In Exodus 12, we read about putting the blood of the sacrifice upon the doorposts and lintel of the door. G-d said in verse 14, And this day shall be unto you for a memorial; and ye shall keep it a feast to the L-rd throughout your generations: ye shall keep it a feast by an ordinance forever. Verse 15, Seven days shall ye eat unleavened bread; even the first day ye shall put away leaven out of your houses: for whosoever eateth leavened bread from the first day until the seventh day, that soul shall be cut off from Israel.
Verse 39 states that they baked unleavened cakes of the dough which they brought forth out of Egypt, for it was not leavened; because they were thrust out of Egypt and could not tarry, neither had they prepared for themselves any victual. So, we remember that they were in a rush and I will talk more about that when we learn about matza.
It goes on to say that on the first day of Unleavened Bread there shall be a holy convocation and also on the seventh day and that on those days no manner of work should be done in them, save that which every man must eat, that only may be done of you. In Judaism, we call this a “high” day or a “Yom Tov.” This is not quite as strict as a Shabbat, but still quite strict in what is permissible. Remember that there is Passover, which is the Preparation Day (and not a Yom Tov) and then the Feast of Unleavened Bread. The first thing done during the Feast of Unleavened Bread is the seder.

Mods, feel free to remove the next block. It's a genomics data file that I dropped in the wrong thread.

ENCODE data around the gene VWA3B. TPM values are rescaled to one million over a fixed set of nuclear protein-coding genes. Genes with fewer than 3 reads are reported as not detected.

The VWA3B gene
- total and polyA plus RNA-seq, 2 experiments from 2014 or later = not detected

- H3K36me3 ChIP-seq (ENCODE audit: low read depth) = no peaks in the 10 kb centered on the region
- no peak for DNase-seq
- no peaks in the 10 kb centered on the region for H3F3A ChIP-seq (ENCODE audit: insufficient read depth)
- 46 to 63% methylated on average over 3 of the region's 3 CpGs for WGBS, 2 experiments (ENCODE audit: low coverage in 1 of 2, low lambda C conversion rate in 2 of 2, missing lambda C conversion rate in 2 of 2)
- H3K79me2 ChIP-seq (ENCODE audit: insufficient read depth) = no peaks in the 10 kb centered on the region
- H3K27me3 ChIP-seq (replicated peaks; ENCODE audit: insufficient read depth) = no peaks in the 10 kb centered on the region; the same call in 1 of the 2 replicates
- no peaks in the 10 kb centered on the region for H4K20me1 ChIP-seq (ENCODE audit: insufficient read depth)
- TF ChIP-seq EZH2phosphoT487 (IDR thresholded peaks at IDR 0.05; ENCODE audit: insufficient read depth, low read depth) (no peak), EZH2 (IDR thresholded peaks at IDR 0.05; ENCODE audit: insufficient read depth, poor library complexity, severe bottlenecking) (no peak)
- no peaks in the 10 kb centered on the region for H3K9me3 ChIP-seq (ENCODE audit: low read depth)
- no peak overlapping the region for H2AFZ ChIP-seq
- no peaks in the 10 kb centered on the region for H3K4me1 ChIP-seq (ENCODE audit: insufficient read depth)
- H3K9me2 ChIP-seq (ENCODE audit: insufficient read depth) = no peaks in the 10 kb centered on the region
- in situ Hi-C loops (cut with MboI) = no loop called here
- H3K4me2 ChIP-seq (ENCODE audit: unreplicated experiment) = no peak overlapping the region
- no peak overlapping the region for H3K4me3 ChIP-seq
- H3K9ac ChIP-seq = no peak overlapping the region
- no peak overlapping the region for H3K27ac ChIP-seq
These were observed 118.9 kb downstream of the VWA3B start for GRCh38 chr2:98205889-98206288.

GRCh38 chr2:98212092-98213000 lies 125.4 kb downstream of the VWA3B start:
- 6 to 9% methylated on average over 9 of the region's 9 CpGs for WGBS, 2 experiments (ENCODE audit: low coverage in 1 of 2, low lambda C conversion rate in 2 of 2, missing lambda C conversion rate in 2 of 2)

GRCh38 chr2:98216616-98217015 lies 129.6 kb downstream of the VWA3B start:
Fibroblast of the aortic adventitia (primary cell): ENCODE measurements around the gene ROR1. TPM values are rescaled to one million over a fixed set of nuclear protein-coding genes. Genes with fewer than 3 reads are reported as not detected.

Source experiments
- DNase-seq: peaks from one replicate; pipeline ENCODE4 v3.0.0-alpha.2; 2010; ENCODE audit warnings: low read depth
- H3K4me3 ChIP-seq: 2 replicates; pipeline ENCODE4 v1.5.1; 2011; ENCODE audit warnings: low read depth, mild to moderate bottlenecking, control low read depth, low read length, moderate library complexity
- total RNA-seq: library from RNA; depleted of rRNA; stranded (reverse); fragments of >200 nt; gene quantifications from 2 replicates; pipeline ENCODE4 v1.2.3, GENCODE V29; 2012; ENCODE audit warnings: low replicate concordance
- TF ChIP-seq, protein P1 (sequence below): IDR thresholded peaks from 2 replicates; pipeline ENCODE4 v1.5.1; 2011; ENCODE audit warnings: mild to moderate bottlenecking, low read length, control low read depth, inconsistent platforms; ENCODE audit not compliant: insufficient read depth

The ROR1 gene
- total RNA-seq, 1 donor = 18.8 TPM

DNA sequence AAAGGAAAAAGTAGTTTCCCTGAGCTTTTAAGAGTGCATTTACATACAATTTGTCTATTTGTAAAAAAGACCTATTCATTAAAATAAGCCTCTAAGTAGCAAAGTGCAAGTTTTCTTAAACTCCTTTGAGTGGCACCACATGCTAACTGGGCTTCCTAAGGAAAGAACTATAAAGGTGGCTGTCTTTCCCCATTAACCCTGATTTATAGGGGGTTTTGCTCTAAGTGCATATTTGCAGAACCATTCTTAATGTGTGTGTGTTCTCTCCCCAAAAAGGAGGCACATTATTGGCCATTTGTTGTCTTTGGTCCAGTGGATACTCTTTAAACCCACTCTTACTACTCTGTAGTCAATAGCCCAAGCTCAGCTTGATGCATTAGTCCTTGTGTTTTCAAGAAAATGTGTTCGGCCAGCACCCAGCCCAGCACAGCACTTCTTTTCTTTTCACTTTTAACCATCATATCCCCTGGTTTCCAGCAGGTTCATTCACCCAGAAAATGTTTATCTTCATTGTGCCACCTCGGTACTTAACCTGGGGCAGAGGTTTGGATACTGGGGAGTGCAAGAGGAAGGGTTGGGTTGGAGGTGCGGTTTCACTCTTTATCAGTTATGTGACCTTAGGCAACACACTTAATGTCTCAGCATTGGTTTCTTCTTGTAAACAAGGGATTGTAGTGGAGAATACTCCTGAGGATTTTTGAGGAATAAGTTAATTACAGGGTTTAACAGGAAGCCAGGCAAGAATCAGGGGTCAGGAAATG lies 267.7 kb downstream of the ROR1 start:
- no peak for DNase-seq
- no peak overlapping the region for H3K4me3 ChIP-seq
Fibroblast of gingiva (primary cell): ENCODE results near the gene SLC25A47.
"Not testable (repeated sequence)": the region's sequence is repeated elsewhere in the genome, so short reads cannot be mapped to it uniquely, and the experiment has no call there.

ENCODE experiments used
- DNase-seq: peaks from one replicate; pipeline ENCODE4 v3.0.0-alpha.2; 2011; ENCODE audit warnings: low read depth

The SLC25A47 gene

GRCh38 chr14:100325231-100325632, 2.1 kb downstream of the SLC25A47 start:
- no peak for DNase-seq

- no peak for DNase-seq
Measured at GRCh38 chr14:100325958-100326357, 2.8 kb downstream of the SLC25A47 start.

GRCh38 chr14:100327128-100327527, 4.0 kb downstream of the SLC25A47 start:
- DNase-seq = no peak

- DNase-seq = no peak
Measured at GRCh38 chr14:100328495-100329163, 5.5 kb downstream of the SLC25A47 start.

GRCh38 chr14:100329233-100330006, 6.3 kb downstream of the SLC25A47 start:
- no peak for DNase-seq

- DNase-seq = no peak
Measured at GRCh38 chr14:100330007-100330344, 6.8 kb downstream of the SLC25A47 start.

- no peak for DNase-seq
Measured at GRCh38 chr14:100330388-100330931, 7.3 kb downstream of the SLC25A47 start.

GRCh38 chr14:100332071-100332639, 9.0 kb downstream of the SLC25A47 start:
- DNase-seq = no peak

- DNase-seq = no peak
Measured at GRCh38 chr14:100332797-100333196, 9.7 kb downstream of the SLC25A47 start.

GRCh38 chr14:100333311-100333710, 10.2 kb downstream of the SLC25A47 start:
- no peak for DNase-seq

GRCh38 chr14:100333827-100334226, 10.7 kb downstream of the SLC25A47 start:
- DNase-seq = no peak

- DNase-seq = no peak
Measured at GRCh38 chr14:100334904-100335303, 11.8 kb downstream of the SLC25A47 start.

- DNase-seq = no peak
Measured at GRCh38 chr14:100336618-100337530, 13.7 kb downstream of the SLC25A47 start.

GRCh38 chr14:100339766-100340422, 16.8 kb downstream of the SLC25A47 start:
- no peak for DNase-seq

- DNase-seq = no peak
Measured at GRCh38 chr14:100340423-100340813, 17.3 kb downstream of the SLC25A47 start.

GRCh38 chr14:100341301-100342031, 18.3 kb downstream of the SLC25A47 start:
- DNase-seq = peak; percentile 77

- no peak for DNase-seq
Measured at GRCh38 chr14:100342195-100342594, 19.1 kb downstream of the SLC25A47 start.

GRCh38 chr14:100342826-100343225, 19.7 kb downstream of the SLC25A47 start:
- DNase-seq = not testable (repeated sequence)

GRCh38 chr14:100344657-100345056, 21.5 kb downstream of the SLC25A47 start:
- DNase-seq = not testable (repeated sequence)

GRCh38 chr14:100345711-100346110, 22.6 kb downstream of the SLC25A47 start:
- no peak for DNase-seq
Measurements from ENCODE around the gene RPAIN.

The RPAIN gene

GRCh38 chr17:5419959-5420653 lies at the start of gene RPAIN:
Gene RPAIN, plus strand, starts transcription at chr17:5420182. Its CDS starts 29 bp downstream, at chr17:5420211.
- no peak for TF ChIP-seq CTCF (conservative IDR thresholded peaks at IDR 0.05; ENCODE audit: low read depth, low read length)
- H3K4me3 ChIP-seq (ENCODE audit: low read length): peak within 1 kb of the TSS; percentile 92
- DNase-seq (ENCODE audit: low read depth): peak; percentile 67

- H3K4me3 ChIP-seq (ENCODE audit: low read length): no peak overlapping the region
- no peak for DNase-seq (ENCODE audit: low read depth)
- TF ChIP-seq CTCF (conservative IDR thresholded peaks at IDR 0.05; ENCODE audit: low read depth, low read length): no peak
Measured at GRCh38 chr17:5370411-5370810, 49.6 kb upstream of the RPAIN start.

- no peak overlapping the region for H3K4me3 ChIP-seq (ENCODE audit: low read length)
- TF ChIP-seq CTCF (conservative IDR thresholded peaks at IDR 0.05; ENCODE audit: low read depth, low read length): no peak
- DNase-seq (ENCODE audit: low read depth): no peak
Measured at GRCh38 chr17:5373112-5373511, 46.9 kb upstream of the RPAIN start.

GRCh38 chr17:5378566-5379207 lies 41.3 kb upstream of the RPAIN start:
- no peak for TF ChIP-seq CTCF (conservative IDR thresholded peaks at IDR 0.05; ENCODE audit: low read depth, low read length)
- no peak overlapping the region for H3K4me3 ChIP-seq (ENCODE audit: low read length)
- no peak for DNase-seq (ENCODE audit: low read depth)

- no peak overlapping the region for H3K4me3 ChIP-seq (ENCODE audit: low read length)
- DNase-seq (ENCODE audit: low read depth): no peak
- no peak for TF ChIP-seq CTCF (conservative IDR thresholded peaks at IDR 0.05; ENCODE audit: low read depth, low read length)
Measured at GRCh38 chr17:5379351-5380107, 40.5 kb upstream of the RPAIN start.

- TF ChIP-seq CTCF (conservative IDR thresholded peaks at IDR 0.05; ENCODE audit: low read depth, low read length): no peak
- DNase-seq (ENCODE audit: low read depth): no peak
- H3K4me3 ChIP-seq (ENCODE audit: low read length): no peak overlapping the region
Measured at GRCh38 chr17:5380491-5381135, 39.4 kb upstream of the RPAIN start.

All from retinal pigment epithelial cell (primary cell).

Even today, we do not have leaven in our food nor even in our homes during this holiday. Leaven is equated with sin. As I mentioned in an earlier post, this removal of leaven (chametz) from our possession is an outward reminder of our need to clean out our inward sins. Ridding our homes of chametz is an intensive process. It involves a full-out spring-cleaning search-and-destroy mission during the weeks before Passover, and culminates with a ceremonial search for chametz on the night before Passover, and then a burning of the chametz ceremony on the morning before the holiday.
Passover begins in 20 days. Now is the time when I take stock of all the food items in our home which contain chametz. I then plan menus around those items so that I am sure to use them up and not have to throw any away. This includes pastas, breads, frozen schnitzels, flour, etc. We will be eating a lot of homemade biscuits, breads, and pizza over the next couple of weeks!
Perhaps you are going to try to go without chametz during Passover and the Feast of Unleavened bread. Why not go through your kitchen and see which items you can use up in the next couple of weeks. Soon I will be sharing some of my favorite menus for the holiday.